Let’s get it clear: What makes a good cushion?
By Dr Barend ter Haar
Why cushions need to vary from user to user
This article aims to start getting people thinking more about what goes into a cushion that makes it ‘good’ for one person, but not for another. This article sets the scene, whereas the various headings will be teased out in greater detail in future articles.
What makes a good cushion depends on the needs of the individual. These days we have many procurement departments which treat cushions as commodities and, under the misconception that all cushions are the same, look for what is the lowest priced option – unaware that these are prescription items, with different elements that are relevant to any one individual’s needs. This kind of commodity-oriented generalisation is as useless to the individual as saying all white pills must do the same thing since they are all white.
Around reviewing the suitability of a cushion for an individual, the context in which the cushion is to be used needs to be taken into consideration, such as whether it is to be used in a wheelchair, and consequently whether the wheelchair is the right size and conformation. There are various recent publications¹²³ that cover these aspects in varying levels of detail, the most recent of which is the All Wales Best Practice Guidelines⁴.
Over the years what we in the UK currently call Pressure Ulcers have previously been known as Pressure Sores or Decubitus Ulcers. In North America and the Pacific regions, these are now referred to as Pressure Injuries, and as a result, the likes of the North American Pressure Ulcer Advisory Panel (NPUAP) has renamed itself the North American Pressure Injury Advisory Panel (NPIAP). Europe has chosen to stay with ulcers and stay with the EPUAP name as the related body.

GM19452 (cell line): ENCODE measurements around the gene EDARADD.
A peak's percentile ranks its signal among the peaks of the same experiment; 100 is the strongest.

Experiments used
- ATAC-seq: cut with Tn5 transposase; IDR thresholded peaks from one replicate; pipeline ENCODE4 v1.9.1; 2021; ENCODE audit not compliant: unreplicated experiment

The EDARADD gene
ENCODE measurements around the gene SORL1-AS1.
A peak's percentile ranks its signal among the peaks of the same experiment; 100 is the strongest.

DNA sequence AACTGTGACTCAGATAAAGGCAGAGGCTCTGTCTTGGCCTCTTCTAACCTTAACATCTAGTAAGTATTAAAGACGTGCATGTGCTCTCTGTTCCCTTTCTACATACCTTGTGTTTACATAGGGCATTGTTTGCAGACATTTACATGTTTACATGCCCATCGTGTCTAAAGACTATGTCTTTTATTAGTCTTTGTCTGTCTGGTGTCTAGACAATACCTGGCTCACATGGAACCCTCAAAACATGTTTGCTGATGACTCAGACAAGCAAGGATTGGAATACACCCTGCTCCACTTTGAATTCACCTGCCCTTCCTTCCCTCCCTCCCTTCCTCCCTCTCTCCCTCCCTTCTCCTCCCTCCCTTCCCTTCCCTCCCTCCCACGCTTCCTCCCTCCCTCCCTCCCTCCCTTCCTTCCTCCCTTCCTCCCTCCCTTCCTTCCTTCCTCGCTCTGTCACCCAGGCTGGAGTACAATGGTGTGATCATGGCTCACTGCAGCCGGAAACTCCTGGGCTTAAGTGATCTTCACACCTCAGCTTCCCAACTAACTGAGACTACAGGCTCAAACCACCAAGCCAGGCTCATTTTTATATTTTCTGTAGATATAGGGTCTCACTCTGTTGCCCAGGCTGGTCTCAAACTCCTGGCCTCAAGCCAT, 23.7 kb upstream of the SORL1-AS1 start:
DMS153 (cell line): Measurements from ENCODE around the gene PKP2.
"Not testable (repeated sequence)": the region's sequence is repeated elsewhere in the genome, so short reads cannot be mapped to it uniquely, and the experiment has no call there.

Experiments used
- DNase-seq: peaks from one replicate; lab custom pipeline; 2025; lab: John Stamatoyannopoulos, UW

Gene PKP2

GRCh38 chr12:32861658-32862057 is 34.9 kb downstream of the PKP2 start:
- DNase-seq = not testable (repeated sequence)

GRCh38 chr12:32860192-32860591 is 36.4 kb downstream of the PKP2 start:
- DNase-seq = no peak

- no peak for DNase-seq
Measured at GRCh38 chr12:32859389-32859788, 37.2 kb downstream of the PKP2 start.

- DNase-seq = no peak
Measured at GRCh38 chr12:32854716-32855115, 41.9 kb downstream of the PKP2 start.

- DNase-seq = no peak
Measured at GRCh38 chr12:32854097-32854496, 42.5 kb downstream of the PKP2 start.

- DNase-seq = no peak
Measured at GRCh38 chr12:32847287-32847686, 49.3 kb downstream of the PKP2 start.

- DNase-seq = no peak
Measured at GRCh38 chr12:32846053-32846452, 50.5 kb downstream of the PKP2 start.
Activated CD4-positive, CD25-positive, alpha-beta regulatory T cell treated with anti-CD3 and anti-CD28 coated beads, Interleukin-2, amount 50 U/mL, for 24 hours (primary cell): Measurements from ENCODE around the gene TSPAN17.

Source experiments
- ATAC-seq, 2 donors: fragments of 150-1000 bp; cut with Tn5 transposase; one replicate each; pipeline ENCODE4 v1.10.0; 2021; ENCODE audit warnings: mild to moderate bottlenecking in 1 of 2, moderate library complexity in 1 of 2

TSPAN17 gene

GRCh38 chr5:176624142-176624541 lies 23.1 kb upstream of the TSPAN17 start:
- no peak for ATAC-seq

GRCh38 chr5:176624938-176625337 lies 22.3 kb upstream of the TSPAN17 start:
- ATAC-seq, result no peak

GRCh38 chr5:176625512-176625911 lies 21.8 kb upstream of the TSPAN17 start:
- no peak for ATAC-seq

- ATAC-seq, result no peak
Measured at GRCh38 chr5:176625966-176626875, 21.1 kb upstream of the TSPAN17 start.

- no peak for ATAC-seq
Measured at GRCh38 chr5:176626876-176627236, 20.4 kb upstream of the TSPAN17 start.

When considering which cushion meets the user’s needs, we have three key criteria to consider. The most important for anyone who is sitting still for any length of time is to look after the user’s tissue integrity. The next is positioning: to what extent do the materials in the cushion assist in maintaining a healthy posture. The third is functionality, over and above the provisions of the first two criteria listed: how well does the cushion enable the user to carry out as normal a daily life as possible.
The user needs to be part of the prescription process, since if they are not happy with the prescribed solution, they are unlikely to use it, and risk their health as a result.
For tissue integrity, over the years we have been concerned about pressure, and we have tended to term much of the skin damage that occurs as pressure ulcers. However, for the health of the skin, there are other ‘extrinsic’ factors that may be as, or more, important. These include the microclimate adjacent to the skin, where temperature and moisture come into play – we all know the effect that having our hands in water for an extended period has on our skin. Even more potentially damaging to the skin are the additional effects of friction and shear forces.
This leads us then not so much to the cushion, as to its cover. The majority of pressure ulcers recorded are Stage 1 or 2, and these occur at the epidermis and dermis, the outer layers of the skin (see Fig. 1).
What affects these outer layers of the skin is what is closest to the skin i.e. one’s clothing and the cover on the cushion. If these items can move with the skin as the person moves in their seat, there will be less risk of shear damage (from shear stress and shear strain) to the skin. Likewise, if the clothing and cover materials control the microclimate from temperature and humidity build-up around the skin, there will be less risk of skin damage arising from a maceration of the skin.
There are over thirty elements, falling under the tissue integrity, postural management, and functionality headings, that can be taken into account when assessing the properties of a cushion and its suitability for an individual. I will be going into these different elements in more detail in future articles.
1. BHTA (2018) Get wise to pressure ulcer prevention in sitting: A guide to pressure ulcer prevention in sitting
2. BHTA (2018) Get wise to seated posture: A guide on good seating posture practice
3. Stephens, M & Bartley, C (2018) Understanding the association between pressure ulcers and sitting in adults what does it mean for me and my carers? Seating guidelines for people, carers and health & social care professionals J Tissue Viability 27, 59-73
4. AWTVNE, PUPIS. All Wales Best Practice Guidelines: Seating and Pressure Ulcers. London: Wounds UK, 2019
5. From Pressure Ulcer Prevention and Care for Adults in the Home or Homely Setting NHSTaysidecdn.scot.nhs.uk
Dr Barend ter Haar has been involved in seating and mobility for over 30 years, including lecturing internationally and developing international seating standards.